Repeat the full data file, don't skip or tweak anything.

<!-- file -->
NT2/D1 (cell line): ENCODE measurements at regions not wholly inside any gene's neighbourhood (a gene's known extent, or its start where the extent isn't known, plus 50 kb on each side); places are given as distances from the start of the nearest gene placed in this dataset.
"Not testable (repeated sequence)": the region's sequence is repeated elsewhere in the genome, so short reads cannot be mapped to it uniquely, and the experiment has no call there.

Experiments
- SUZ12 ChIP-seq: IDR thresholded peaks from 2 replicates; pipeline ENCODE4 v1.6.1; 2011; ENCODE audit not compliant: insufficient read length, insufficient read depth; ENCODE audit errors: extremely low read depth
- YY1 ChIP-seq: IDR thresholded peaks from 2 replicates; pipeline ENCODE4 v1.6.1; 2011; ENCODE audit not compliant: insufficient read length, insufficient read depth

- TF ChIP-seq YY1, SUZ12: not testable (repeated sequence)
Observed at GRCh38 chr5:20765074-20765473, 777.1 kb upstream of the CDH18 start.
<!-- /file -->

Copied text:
NT2/D1 (cell line): ENCODE measurements at regions not wholly inside any gene's neighbourhood (a gene's known extent, or its start where the extent isn't known, plus 50 kb on each side); places are given as distances from the start of the nearest gene placed in this dataset.
"Not testable (repeated sequence)": the region's sequence is repeated elsewhere in the genome, so short reads cannot be mapped to it uniquely, and the experiment has no call there.

Experiments
- SUZ12 ChIP-seq: IDR thresholded peaks from 2 replicates; pipeline ENCODE4 v1.6.1; 2011; ENCODE audit not compliant: insufficient read length, insufficient read depth; ENCODE audit errors: extremely low read depth
- YY1 ChIP-seq: IDR thresholded peaks from 2 replicates; pipeline ENCODE4 v1.6.1; 2011; ENCODE audit not compliant: insufficient read length, insufficient read depth

- TF ChIP-seq YY1, SUZ12: not testable (repeated sequence)
Observed at GRCh38 chr5:20765074-20765473, 777.1 kb upstream of the CDH18 start.